This pose was my kryptonite. There was a time, that if I heard a teacher queue this pose, my whole body would cringe. I just didn’t like it. It was a pose that didn’t fit naturally, I couldn’t muscle it (and shouldn’t muscle others either), and progress was extremely slow. I’ve never had major knee injuries, so that wasn’t the problem. My knees were tight, and combined with my fleshy legs, it seemed impossible to find ease.
I built a mental wall around this pose. Before working with it or even trying to find the posture, negative conclusions had already been made in my head. It became a self-fulfilling prophecy. Working through these types of challenges is where I find the true spirit of yoga. This is when the practice transforms from shapes on a mat to Yoga.
Vīrāsana or Hero’s Pose is a big knee, hip, and quad opener. The reclined variation is a back bend and opens the front gates of the body including the psoas and hip flexors. If your knees are compromised due to injury, you may want to be generous with props or avoid this pose all together.
Try these variations:
Option 1 – Kneeling. A thin blanket under the knees can be used to cushion sensitive knees. From Down Dog or All Fours, space the feet and knees hip distance and come to high kneeling. With the tops of the feet flush to the mat, sit the hips down on the heels. With a long spine, reach the tailbone toward the heels without tucking. Rest the hands on the thighs and soften the shoulders. If this is too much compression on the knees or too intense through the quads, prop the hips with a block or blanket. If you notice numbing in the feet or you loss of blood flow, prop the hips up higher to avoid such deep compression. Stay for 5-10 breaths if possible. When you come out, find Half Plank or Down to counter balance this pose.
Option 2 – Vīrāsana. Return to high kneeling with the feet and knees hip distance. Adjust the knees slightly narrower and the heels slightly wider to make space for the hips. Sit the hips back towards the floor. The feet should align just to the outside of the hips with the knees pointing directly forward in line with the hips. If needed prop the hips on a block or blanket and find the right amount of knee compression and quad opening. To maximize the rotation of the knee, press the blade or pinkie edge of the foot towards the floor. If needed, you can gently press the thumbs into the pinkie toes or heels of the hands onto the blade edge of the feet to coax the opening. As you breathe, find a gently drawing in of the belly and ribs.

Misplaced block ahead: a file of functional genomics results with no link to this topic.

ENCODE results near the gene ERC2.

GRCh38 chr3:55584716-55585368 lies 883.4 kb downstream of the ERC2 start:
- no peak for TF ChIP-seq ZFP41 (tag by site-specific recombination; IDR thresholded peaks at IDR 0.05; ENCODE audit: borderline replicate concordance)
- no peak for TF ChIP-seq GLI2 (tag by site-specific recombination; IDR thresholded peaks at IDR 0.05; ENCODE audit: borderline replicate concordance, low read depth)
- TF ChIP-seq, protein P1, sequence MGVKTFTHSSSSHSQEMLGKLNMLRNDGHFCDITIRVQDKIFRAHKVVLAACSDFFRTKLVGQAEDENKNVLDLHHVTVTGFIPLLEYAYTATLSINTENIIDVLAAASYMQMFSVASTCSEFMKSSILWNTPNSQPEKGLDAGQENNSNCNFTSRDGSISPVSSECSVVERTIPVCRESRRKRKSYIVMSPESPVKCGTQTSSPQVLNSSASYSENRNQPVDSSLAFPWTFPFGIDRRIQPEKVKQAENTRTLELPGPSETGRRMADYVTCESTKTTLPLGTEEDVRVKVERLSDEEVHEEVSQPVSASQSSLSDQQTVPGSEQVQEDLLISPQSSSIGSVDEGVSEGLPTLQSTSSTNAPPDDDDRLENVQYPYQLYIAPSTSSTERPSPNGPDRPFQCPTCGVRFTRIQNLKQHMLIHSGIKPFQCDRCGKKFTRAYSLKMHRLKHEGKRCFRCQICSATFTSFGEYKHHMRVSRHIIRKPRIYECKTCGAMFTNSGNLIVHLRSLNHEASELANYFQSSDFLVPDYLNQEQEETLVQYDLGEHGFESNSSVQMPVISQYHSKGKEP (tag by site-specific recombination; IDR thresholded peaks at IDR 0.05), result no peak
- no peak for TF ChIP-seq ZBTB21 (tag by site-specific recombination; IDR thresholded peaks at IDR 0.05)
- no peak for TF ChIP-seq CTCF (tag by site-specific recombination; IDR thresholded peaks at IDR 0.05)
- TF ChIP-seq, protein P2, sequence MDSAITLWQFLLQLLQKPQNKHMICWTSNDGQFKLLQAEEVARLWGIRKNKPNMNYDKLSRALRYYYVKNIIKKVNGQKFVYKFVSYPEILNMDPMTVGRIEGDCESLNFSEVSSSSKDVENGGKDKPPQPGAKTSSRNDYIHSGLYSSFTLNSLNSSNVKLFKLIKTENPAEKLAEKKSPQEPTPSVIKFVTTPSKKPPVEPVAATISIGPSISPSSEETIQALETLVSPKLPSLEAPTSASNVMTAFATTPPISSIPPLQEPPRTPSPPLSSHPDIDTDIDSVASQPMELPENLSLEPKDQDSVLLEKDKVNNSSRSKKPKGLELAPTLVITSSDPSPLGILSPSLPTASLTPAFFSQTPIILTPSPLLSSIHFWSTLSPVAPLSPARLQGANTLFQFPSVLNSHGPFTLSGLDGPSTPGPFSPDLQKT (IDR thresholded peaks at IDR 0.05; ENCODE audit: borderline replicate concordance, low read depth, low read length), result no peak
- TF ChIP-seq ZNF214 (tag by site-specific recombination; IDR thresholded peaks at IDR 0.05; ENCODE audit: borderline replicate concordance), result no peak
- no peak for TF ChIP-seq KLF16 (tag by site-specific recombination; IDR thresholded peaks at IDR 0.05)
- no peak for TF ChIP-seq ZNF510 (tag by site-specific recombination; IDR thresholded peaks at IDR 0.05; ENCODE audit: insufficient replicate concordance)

Option 3 – Supported Supta Vīrāsana. When your hips can come completely to the floor without support you are ready to move further. (I had to stay at option 2 for a long time!) Gently tone the belly and ribs toward the spine and begin to lean back. Keep the spine long and the neck in line with the spine as you recline. Come first to the hands, reaffirm the length of the spine, the reach of the tailbone, and the heaviness of the knees. If the pose has degraded at all, then scale back. If the integrity of the pose remains, and you feel you can go further, bring the elbows to the floor. The head can stay in line with the spine or it can be released back to expose the throat. Avoid hunching through the shoulders and dumping into the traps. As you slowly exit the pose, return first to the kneeling posture, pause for a few breaths, then proceed to exit.
Option 4 – Supta Vīrāsana. To go further in the pose, release the back all the way to the floor. Hands can be along the body, out to the side or overhead. The knees stay heavy to the floor. If they begin to lift away, it’s a sign you’ve gone too far. Keep the gentle toning of the belly and ribs and reach the tailbone toward the knees. Keep a small, natural curve in the low back. If you notice a bigger gap, back out or support with a blanket. Soften and surrender towards the floor. When you are ready to exit, press into the elbows and come up slowly.
What poses do you build walls around? Better yet, have you predetermind outcomes for life experiences? Give yourself the benefit of an open mind and some space for these experiences to unfold as they will in their own time. In some cases this may require a heroic effort of patience.
As always, work where you can find the right balance of work and ease, making sure to keep the body safe. Follow this #PowerPose challenge @suzannewrightyoga on Instagram or at Suzanne Wright Yoga on Facebook. If you post your pictures or about your experience be sure to tag #PowerPose and @suzannewrightyoga.
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